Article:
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(OPINION) Tinubu’s obsession with Kano and Northern backlash

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Since pre-independence, Kano’s politics has been radical and non-aligned. Even when the state finds itself pitching tents with the center, its leftist tendency never dies. Both Sardauna of Sokoto and Shagari did not find favors with Kano politics despite sharing similar ethnic and cultural biases with the Hausawan Kanawa. History reminds us about how Kano jettisoned its son, Alh. Bashir Tofa, who was the presidential candidate of NRC, and openly dashed his hope for SDP’s Chief Abiola. For Kanawa, politics has a deeper meaning and purpose- and both are aligned to emancipation of talakawa (masses). In Kano’s politics, talaka, not the elites, holds the four aces. This should be clear to any discerning mind.

Kano is blessed with the numbers, resources, and ideological persuasion. It’s quite unique that it once rejected Kwankwaso but later made him both a king and kingmaker. What that tells us is that you can lose Kano and later gain its total control by doing the right thing. If there is one thing Kano people will not condone is testing their will by imposition of unpopular candidate, which they collectively rejected at the polls. This is akin to riding a tiger by the tail. And it is exactly where I see Tinubu failing to learn from the history. What am I trying to convey here? The answer will be clear when I analyze the dynamics of both 2023 and 2027 elections. In 2023, the North had two presidential candidates (Atiku and Kwankwaso) so also the South (Tinubu and Obi). If you go back a bit you would realize that Atiku, Obi and Kwankwaso (two opposition candidates from the North and one from the South) were all members of PDP, and combined their votes in 2023 surpassed Tinubu’s by a wide margin beyond any tricky manipulations. Technically, 2023 elections was won by the PDP had it not split its votes across LP and NNPP.

This analysis has a serious implication on 2027 elections. First, Tinubu’s administration is unlikely to be popular in its first term because of the economic hardship caused by its deliberate policies such as removal of petrol subsidy and floating of naira. Therefore, 2027 elections will come at a time when things might still be turbulent, because it takes a while for a radical reform to get well entrenched and trickle down to generate shared prosperity. Ideally, the most potent strategy that could guarantee Tinubu’s success in 2027 is the divide and rule. Maintaining a healthy alliance with at least Kano’s NNPP so that its cult-figure leader, Rabiu Kwankwaso, will close any window for Kwankwaso to reunite with Atiku and Obi to forge a formidable force that could jeopardize Tinubu’s chances in 2027. Unfortunately, Tinubu has failed Kwankwaso by his aggression in wresting power from NNPP in Kano through a series of bizarre, contradictory, and unlawful court rulings. Tinubu’s intention of ignoring the gentlemen’s agreement and unashamedly attempting to snatch Kano mandate for his unpopular APC candidate (Gawuna-Ganduje) seems rather not sagacious. It is a popular adage that you can lose a battle to win a war. Having a friendly opposition in Kano is more useful to Tinubu than the backlash of robbing a popular mandate.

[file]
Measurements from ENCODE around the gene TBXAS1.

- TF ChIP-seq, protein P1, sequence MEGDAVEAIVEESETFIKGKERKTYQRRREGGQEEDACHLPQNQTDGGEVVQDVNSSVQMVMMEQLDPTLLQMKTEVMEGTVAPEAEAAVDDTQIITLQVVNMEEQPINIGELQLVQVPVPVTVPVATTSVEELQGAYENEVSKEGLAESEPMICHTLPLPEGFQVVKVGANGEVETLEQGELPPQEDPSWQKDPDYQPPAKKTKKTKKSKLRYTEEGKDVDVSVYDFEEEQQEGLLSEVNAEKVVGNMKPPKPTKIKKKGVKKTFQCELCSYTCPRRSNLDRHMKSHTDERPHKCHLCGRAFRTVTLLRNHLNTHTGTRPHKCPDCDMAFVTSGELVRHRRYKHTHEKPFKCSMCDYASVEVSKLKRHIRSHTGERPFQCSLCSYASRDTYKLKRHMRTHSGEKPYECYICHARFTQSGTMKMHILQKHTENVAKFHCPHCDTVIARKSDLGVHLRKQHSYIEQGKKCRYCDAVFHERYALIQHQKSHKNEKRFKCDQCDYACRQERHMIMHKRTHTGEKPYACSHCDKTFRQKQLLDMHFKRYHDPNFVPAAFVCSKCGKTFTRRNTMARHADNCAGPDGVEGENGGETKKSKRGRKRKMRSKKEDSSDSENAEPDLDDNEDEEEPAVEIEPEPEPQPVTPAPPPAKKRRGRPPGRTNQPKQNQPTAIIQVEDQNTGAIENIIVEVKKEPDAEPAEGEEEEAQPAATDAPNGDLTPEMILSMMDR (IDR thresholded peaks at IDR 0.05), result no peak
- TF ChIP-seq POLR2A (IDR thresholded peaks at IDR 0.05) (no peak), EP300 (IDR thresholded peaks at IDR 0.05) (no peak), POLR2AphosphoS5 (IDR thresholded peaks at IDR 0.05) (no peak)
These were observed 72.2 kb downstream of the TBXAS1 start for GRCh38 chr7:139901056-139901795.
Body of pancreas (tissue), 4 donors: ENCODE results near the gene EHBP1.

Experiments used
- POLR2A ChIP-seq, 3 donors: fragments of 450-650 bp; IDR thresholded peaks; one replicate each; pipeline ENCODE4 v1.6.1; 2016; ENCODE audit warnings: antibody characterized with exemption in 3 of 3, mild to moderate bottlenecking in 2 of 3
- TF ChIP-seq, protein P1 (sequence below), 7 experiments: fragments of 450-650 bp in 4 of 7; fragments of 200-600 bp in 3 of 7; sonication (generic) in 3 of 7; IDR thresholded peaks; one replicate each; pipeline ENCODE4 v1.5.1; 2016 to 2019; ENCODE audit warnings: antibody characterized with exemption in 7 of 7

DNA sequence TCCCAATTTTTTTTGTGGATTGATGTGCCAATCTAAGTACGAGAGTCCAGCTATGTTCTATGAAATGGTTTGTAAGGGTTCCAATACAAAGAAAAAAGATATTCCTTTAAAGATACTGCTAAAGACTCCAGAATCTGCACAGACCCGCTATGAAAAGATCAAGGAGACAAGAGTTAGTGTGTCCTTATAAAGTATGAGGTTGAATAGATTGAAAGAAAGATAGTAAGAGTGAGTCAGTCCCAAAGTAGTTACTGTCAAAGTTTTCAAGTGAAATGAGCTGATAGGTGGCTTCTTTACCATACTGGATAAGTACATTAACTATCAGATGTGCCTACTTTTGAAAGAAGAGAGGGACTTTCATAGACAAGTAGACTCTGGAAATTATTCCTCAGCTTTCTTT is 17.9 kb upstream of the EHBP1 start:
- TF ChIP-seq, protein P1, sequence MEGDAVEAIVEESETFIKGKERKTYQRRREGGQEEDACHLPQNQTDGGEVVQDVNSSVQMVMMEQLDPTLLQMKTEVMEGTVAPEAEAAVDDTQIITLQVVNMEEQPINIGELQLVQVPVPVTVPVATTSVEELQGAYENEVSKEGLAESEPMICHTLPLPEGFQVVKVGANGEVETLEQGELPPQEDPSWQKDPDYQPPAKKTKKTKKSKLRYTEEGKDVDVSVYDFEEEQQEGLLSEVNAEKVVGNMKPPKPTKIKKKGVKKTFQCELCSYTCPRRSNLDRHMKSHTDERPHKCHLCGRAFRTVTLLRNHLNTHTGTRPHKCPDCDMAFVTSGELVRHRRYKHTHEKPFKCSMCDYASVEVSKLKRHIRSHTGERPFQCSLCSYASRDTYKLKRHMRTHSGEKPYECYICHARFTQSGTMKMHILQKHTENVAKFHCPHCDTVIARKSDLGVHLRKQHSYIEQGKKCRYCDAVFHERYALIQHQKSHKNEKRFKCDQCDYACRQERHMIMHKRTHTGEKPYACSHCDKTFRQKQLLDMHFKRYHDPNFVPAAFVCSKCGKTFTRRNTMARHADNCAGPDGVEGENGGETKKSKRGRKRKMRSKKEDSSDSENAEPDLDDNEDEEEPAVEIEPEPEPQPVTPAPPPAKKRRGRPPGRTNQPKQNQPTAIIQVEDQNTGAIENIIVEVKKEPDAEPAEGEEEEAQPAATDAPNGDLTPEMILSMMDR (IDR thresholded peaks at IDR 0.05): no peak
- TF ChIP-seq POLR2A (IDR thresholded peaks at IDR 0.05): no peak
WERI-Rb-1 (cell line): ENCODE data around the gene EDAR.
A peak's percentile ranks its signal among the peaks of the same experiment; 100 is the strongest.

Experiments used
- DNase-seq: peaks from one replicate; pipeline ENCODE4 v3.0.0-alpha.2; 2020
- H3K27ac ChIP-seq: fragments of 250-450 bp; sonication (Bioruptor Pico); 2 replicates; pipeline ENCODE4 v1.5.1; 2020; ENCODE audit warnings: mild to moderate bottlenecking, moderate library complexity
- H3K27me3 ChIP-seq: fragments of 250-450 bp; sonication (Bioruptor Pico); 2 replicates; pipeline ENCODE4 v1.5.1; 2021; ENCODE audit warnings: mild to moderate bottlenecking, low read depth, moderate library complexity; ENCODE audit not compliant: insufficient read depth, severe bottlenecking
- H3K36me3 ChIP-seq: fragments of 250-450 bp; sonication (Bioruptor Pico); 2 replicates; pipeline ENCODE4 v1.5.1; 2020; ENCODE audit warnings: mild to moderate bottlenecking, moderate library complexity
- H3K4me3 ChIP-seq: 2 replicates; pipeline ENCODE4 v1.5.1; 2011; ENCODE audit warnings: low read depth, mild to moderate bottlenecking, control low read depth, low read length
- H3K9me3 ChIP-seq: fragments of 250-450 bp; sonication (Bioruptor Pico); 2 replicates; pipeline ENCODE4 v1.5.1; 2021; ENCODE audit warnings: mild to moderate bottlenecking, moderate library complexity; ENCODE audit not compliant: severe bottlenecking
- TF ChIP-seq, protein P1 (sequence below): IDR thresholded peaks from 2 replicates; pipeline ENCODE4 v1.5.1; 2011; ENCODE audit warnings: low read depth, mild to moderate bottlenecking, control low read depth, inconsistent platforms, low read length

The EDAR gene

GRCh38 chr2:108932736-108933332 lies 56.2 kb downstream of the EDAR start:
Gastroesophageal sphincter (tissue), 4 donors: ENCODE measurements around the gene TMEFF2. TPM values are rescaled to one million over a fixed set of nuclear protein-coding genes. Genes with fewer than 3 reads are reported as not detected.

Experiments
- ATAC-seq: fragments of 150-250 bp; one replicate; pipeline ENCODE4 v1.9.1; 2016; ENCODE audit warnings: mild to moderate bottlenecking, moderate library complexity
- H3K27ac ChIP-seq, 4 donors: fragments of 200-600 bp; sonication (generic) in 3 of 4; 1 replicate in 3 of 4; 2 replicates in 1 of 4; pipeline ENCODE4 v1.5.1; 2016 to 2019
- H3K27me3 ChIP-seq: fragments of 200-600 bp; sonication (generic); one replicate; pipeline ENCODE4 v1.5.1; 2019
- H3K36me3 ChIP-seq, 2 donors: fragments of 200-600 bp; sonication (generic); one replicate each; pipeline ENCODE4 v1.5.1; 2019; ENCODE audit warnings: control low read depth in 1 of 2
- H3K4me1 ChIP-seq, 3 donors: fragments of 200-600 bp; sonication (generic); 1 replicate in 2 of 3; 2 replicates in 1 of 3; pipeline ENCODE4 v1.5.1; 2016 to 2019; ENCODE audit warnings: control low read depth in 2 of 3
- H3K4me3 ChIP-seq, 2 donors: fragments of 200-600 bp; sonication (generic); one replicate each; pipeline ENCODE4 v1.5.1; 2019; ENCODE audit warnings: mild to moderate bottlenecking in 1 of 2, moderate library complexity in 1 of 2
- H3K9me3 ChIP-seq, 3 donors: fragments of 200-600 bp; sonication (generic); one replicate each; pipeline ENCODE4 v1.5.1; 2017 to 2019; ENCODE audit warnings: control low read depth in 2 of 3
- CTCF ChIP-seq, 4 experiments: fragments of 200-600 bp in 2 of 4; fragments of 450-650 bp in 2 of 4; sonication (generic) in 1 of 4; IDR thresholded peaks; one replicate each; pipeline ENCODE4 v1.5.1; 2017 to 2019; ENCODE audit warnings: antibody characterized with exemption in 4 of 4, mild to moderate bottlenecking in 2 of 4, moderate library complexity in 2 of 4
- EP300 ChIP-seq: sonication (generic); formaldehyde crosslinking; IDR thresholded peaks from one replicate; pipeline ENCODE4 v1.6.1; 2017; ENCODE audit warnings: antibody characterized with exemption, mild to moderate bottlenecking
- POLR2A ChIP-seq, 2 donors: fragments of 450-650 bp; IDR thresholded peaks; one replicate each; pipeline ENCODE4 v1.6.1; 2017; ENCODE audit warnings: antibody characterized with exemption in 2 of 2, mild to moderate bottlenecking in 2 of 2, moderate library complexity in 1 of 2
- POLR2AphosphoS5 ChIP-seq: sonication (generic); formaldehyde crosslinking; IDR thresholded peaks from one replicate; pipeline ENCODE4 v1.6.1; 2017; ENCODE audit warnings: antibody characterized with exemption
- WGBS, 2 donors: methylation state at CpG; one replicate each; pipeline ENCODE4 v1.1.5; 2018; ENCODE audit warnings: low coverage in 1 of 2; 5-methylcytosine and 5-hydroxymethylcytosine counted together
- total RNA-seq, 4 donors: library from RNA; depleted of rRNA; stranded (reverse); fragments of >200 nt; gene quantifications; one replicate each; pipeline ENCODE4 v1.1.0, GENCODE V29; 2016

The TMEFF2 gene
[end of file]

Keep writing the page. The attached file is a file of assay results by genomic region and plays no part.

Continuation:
As the saying goes in The Game of Thrones, the North remembers. At the beginning it will appear as if Tinubu’s camp has snatched a victory. But we all know the sentiment in the North. The North will always favor its own and can unite and fight together when sensing a danger signal from an outsider. It will remember how its stars are decimated and ravaged like the Starks by APC’s blind quest for power. My fear is how would the North react when it rallies around a charismatic cult-figure? Tinubu’s ticket is already battling with the tag of excluding the vast Christian population. The Igbos and minorities from oil-rich South South are grumbling about exclusion. The ticket is apparently standing on partially crippled leg supported largely by the strength of the North, especially northwest where Kano is epicenter of its politics. If Tinubu trips and ignites the fire of hatred among the Muslim North, the allied forces would emerge to change the narrative. I do hope my intervention will open the eyes of the strategists within the Tinubu’s camp to change their thoughts on ill thought judicial heist they are planning to stage in Kano.

Ibrahim Musa is a public commentator. He writes from Rijiyar Zaki, Kano State. He can be reached at: muazamusa@yahoo.com

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